Employees, elected representatives, community leaders joined company executives today at the Domtar pulp mill in Kamloops to mark the mill’s 50(th) year of operations.
The operation began in 1965, when a new and innovative concept for utilizing waste materials from regional sawmilling operations was developed. Sawmill residuals or waste in the form of sawdust and wood chips would be used to make pulp, thereby providing not only economic development in the region, but also addressing a significant environmental challenge facing sawmills of the day. A group of innovative entrepreneurs saw this opportunity and set to constructing a pulp mill in Kamloops.
“Since 1965, this mill has grown with the local community,” said Michael Garcia, Domtar President of the Pulp and Paper Division. “I thank all of the Kamloops mill employees for their work and focus on optimizing this mill and driving continuous improvement in a highly competitive market.”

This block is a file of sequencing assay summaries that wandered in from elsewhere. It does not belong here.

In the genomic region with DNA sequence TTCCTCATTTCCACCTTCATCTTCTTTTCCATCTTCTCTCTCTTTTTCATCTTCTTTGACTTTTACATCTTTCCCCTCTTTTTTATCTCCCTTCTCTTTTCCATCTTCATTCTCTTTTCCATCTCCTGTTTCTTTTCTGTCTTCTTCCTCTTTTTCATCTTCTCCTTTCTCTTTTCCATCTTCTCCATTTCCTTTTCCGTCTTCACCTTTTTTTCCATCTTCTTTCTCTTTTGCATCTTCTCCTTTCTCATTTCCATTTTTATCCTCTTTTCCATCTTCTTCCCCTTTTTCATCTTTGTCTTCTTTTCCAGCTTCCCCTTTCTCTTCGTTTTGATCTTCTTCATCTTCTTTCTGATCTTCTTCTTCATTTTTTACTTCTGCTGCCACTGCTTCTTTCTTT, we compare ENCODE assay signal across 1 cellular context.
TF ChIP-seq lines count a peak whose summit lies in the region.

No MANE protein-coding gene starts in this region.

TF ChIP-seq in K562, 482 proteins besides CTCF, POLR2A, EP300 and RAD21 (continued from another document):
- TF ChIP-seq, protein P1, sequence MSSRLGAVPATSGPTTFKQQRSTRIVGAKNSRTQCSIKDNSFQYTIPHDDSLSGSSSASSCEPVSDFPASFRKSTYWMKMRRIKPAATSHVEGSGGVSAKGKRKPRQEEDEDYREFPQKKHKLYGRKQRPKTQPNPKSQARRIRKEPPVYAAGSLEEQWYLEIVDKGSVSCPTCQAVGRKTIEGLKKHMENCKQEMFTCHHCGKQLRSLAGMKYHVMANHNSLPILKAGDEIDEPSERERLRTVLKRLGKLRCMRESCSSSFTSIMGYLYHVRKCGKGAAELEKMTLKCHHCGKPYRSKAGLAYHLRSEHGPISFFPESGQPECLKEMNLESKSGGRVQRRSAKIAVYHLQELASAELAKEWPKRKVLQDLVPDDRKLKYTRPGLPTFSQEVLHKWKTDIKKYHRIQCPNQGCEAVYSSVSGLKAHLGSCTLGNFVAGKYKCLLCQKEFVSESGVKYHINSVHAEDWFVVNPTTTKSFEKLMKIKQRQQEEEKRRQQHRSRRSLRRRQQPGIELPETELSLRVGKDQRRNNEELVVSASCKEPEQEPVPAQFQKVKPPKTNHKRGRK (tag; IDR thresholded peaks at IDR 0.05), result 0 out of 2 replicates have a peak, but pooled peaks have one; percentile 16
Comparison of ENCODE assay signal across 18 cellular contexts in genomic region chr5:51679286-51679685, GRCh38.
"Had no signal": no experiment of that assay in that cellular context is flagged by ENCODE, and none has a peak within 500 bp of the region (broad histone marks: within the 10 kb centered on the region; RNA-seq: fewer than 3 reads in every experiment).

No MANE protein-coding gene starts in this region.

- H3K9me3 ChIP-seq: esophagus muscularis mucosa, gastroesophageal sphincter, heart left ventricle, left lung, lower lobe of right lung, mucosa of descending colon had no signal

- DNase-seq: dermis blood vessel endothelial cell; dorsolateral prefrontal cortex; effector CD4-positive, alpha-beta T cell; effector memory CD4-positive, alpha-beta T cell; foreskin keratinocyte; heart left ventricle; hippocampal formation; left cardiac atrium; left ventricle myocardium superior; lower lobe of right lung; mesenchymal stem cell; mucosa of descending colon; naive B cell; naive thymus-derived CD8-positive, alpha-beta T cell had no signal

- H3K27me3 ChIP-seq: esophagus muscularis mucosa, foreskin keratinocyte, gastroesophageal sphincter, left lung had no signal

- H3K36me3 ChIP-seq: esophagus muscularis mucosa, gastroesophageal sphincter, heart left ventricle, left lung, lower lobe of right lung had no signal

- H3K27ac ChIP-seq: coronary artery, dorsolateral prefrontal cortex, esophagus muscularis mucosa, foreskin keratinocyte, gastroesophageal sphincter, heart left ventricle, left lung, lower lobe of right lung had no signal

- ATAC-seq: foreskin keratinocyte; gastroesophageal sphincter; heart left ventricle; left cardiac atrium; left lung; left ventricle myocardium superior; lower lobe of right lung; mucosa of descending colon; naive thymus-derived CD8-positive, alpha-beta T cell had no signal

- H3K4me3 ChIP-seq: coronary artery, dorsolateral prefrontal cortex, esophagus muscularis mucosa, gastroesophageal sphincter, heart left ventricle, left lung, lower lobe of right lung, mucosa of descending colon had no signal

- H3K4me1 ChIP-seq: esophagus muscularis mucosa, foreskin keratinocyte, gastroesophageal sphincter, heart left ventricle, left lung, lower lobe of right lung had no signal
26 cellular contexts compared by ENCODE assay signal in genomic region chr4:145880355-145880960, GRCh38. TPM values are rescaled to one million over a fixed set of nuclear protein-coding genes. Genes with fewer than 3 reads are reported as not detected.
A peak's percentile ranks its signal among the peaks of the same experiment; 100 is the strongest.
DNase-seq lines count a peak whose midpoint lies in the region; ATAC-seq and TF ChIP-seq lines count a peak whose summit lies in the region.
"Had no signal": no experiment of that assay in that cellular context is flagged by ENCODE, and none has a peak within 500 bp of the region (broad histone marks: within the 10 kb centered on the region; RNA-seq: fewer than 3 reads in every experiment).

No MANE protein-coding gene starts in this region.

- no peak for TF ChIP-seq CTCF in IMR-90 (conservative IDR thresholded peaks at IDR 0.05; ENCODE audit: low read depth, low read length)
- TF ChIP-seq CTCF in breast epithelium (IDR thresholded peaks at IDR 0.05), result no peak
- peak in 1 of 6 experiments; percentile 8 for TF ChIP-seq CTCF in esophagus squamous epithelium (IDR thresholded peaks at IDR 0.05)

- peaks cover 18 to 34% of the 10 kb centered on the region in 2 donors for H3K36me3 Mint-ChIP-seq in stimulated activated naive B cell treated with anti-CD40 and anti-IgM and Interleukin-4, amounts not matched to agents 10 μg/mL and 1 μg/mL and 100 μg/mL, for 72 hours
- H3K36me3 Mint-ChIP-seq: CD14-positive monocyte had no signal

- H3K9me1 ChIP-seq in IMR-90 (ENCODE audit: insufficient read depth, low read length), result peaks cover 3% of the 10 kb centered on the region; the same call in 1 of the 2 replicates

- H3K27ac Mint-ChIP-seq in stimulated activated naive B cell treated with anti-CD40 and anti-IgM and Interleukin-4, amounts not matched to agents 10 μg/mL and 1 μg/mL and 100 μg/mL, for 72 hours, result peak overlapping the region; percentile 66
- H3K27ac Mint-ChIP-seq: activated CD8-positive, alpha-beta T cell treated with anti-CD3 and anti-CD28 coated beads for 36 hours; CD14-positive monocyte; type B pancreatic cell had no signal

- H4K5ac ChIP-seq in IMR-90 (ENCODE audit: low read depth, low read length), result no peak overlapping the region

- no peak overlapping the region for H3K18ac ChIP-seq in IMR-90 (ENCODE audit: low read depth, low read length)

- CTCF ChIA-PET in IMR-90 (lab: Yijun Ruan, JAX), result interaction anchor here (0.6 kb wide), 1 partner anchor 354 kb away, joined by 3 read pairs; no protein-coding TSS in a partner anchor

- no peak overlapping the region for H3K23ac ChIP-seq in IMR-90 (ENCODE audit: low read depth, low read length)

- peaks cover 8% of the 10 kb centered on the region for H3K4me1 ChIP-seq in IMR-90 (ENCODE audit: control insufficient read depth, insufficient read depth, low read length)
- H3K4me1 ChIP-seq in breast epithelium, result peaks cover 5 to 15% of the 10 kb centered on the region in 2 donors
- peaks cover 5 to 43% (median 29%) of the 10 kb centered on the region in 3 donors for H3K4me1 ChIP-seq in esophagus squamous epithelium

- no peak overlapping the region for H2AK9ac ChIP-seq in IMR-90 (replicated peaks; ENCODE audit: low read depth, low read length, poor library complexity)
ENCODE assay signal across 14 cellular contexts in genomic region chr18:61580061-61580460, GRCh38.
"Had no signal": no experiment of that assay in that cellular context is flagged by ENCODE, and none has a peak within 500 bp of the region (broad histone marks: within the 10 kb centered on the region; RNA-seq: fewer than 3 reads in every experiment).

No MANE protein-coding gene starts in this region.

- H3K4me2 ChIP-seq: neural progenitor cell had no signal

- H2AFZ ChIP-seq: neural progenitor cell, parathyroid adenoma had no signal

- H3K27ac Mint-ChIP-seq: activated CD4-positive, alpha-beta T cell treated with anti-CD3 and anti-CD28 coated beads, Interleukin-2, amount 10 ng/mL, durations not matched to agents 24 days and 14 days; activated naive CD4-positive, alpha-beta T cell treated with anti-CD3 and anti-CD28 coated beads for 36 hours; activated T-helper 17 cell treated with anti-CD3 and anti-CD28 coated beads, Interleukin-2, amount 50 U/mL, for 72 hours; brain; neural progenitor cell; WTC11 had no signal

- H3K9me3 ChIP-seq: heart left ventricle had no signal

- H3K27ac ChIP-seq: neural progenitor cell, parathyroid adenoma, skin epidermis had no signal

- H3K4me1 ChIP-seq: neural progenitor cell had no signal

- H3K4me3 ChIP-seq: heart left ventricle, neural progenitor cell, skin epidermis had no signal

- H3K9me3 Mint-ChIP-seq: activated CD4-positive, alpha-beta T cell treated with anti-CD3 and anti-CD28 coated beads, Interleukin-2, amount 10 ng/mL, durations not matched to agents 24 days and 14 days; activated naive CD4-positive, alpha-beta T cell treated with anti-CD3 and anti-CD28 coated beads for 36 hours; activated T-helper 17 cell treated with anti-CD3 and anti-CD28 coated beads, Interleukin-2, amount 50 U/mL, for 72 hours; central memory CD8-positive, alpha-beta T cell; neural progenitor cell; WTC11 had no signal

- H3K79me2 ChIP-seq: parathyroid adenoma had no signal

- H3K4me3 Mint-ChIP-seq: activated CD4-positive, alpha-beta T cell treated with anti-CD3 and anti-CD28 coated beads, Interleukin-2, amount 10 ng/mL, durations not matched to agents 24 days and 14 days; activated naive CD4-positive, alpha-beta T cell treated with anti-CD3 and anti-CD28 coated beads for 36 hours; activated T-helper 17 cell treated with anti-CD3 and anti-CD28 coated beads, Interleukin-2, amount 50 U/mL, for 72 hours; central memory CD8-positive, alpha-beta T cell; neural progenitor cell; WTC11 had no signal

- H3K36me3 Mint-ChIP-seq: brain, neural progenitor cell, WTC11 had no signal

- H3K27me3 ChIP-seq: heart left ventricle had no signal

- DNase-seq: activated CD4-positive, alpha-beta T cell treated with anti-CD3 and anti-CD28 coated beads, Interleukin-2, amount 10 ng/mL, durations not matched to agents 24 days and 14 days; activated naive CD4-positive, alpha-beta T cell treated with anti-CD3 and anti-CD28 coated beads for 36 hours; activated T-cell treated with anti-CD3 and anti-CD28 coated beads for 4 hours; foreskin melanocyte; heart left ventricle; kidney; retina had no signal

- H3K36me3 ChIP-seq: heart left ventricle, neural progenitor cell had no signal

Fast-forward to the modern pulp mill of today that produces specialty pulp for its customers along with renewable green energy for the operation and exports to the provincial power grid. Significant environmental focus and improvement has been and continues to be the focus of the mill.
“We all have a role to play in ensuring this mill remains a competitive economic engine in our region,” said Carol Lapointe, General Manager of the Kamloops pulp mill. “We thank the people of Kamloops and the region for their continued support.”
The Kamloops facility employs more than 325 people, and the operation supports another 200 transportation jobs delivering fiber to the mill. Today, 22 sawmills in the region supply fiber to the operation, demonstrating that the revolutionary concept of using sawmill waste as raw material for making pulp still makes sense 50 years later.